Paul Hurley, one of our artists in residence, has created a collaborative film investigating the heritage of Temple Quarter and the human and nonhuman communities that inhabit the area. The piece will be on display 20-21 September at SPACE, 6 West Street, Old Market.
There are many things that connect us in Bristol – different worlds, experiences, identities and perceptions bridge the gaps between us. Paul’s creation is designed to unpack this and introduce us to a new way of seeing our world.
“We live in entanglements of human and nonhuman worlds, of pasts, presents, and many possible futures. My approach to the residency was to explore some of these, to tease out some of the tangled threads that connect different worlds to a new university campus in the city.” – Paul Hurley
While filming, Paul spent some time around the University and at the Temple Quarter Enterprise Campus building site. To capture the nonhuman perspective in these areas, his four-legged companion Barney donned a GoPro and set off exploring. Often led by Barney’s nose, Paul captured footage he might never have chosen himself. He said, “There were elements of a situationist dérive, an artistic drift around the city, unsure where we and the camera were being taken.”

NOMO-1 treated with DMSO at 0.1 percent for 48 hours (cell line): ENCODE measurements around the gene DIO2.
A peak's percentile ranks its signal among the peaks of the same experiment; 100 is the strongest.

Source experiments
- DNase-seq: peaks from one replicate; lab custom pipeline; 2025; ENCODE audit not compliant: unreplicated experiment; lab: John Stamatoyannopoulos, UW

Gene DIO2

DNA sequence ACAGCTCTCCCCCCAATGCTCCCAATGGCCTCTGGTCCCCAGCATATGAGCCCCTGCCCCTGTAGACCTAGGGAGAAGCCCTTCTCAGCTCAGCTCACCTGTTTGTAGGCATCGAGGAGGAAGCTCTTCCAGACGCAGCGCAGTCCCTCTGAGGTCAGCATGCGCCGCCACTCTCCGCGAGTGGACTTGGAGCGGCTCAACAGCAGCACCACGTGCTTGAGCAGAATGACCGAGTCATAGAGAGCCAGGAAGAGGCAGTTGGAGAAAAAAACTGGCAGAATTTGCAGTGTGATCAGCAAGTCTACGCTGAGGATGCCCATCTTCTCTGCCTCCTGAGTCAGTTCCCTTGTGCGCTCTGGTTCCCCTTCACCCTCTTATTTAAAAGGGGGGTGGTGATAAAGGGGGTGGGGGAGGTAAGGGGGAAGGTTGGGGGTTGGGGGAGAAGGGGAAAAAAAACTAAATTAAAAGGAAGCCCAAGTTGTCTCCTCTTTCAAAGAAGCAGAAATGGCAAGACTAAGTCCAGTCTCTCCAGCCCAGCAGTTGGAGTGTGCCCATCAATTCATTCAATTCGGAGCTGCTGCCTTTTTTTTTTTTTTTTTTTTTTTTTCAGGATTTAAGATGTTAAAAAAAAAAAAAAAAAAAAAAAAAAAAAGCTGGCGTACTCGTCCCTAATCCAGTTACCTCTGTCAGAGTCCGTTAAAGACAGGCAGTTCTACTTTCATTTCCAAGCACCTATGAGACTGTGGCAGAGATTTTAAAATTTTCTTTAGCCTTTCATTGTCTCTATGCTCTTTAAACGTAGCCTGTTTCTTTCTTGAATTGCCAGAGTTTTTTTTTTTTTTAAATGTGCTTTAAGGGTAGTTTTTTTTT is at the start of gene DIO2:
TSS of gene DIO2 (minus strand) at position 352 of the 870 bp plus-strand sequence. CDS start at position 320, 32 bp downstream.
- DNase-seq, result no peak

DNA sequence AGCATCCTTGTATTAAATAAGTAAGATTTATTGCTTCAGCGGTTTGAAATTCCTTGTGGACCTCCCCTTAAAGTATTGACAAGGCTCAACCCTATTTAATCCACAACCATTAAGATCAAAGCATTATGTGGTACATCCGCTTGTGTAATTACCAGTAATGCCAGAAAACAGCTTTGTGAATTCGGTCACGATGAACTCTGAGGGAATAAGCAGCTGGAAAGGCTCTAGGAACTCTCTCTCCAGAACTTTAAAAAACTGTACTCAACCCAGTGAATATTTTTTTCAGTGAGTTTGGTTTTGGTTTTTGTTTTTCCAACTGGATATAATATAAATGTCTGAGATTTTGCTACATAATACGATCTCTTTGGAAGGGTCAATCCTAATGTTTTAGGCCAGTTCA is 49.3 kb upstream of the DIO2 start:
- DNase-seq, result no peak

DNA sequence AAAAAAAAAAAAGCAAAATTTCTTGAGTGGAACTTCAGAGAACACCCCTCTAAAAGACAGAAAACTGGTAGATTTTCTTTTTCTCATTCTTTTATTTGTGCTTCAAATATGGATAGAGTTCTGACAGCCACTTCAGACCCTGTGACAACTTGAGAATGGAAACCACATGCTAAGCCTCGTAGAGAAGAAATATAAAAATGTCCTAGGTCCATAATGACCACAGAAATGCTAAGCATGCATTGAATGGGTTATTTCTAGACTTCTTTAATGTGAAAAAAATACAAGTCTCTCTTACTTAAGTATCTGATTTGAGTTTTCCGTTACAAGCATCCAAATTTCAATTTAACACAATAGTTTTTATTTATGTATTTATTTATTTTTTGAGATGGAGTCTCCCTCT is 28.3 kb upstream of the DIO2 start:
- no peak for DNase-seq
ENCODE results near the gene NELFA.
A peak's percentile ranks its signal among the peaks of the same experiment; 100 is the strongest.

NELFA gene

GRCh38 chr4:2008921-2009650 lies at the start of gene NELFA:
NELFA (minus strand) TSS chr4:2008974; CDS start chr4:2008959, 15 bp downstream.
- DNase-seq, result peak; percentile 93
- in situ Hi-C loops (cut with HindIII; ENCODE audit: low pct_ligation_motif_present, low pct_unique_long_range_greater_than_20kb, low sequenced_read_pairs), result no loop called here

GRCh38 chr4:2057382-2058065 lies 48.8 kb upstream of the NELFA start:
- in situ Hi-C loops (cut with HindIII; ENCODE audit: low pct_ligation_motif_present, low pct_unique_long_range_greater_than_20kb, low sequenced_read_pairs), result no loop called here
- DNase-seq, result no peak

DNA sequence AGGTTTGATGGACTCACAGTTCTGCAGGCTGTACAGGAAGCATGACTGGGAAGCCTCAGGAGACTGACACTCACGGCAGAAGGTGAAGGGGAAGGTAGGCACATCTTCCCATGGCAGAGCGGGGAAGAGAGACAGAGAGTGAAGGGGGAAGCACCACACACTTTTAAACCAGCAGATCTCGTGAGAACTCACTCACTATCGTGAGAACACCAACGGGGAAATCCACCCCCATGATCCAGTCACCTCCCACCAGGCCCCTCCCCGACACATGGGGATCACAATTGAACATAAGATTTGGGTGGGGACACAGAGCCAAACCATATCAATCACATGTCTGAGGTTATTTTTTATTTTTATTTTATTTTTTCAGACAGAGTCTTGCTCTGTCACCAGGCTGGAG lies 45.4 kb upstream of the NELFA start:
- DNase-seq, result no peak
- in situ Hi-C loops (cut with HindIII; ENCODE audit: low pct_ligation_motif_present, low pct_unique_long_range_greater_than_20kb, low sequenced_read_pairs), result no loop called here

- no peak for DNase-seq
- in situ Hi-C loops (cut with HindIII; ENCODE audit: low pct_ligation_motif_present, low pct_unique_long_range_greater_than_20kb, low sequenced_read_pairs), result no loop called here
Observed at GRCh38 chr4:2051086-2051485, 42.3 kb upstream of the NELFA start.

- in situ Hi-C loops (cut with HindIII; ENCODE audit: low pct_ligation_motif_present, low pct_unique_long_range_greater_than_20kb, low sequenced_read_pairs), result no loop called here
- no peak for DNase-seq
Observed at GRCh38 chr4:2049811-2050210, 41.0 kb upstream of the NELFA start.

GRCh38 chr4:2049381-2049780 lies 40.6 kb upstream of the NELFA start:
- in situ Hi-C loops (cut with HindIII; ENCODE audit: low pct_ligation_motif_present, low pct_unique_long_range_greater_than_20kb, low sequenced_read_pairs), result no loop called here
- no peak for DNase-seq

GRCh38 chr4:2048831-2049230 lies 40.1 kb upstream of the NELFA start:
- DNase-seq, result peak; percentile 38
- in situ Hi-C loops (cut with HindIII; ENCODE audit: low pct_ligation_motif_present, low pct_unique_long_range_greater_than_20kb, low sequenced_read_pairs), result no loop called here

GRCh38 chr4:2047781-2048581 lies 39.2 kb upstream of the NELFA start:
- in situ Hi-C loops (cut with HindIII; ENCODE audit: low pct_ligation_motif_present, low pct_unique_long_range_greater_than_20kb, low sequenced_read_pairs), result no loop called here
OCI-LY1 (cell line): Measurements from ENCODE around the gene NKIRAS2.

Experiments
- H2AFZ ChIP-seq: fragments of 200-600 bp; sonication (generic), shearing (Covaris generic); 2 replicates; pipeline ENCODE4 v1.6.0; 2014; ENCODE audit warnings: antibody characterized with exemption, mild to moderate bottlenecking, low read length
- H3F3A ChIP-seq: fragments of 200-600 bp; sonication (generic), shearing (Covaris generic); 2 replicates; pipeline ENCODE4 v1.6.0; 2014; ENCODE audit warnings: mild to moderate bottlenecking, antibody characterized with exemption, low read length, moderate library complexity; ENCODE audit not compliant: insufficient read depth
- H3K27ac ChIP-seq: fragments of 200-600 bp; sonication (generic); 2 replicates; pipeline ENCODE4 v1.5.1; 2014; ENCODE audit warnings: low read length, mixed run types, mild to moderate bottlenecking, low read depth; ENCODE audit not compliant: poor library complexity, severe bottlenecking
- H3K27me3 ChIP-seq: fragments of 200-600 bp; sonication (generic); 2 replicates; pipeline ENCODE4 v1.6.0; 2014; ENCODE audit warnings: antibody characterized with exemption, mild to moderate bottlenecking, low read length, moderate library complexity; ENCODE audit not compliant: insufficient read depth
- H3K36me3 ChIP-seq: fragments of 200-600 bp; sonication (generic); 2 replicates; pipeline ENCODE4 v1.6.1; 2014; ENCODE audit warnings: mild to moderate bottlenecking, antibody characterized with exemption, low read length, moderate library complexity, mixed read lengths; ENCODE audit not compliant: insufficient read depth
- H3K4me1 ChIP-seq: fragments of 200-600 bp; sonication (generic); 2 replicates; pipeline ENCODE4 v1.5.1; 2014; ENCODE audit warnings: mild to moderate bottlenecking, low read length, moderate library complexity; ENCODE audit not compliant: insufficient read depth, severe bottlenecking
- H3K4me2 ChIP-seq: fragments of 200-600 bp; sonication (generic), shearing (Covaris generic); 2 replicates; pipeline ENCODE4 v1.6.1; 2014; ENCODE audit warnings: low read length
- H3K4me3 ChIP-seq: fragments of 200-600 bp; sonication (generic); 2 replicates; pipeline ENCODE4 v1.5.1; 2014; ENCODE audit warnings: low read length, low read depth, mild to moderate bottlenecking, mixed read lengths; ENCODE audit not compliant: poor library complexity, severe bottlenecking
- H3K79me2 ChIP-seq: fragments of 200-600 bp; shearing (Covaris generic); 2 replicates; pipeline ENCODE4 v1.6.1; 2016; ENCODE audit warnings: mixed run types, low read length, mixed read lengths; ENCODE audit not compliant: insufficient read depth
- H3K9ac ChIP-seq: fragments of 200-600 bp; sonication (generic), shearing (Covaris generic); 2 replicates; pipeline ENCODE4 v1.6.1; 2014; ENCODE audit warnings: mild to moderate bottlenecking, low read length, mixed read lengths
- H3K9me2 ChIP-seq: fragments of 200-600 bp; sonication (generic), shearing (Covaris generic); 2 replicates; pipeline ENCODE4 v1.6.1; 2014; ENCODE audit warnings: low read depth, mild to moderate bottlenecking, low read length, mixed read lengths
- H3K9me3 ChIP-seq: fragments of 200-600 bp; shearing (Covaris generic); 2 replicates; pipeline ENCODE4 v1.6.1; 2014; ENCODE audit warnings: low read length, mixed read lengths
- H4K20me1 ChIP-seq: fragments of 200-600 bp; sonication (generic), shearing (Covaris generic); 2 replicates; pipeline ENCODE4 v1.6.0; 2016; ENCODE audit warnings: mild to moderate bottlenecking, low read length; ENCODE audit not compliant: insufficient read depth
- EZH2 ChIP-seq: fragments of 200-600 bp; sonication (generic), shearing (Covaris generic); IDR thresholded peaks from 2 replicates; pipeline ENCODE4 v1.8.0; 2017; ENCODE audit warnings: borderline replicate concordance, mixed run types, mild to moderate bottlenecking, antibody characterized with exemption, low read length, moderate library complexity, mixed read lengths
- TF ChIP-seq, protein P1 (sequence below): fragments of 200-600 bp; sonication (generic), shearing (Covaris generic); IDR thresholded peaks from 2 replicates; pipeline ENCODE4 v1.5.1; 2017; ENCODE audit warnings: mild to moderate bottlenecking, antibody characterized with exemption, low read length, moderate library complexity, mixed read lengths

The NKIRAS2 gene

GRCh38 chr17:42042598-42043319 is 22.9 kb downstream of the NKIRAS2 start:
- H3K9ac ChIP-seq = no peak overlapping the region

As part of the piece, others were invited to collaborate in ‘walk and talks’ with a nonhuman of their choice – human participants included university staff, members of the public and people living and working near Temple Quarter. Recording the conversations, they walked with a range of nonhumans from the weather and Carlo the cat to Siri and the plants of the University’s botanic garden.
Paul explained that “by combining the dog-filmed footage with a collage of audio from the walks, our expectations of looking at the city were disrupted.” In the exhibition on 20-21 September, each visitor will experience a unique combination of sound and visual – reflecting the serendipity of the filming itself. An audio track of the ‘walk and talk’ conversations together with three screens showing individual videos are all different lengths, creating intersecting spirals of film instead of a loop.
“They operate like the layers of conversation, history and experience that accumulate in articulating the world (or worlds) of the Temple Quarter. These worlds, like us, are multiple, they are separate but entangled. We are not – and can never be – a single species.” – Paul Hurley
‘We are not a single species’, by Paul Hurley. Film by Paul Hurley and Paul Samuel White, cinemadography by Barney LaBeija, copyright Paul Hurley 2019.
With thanks to all human and nonhuman participants.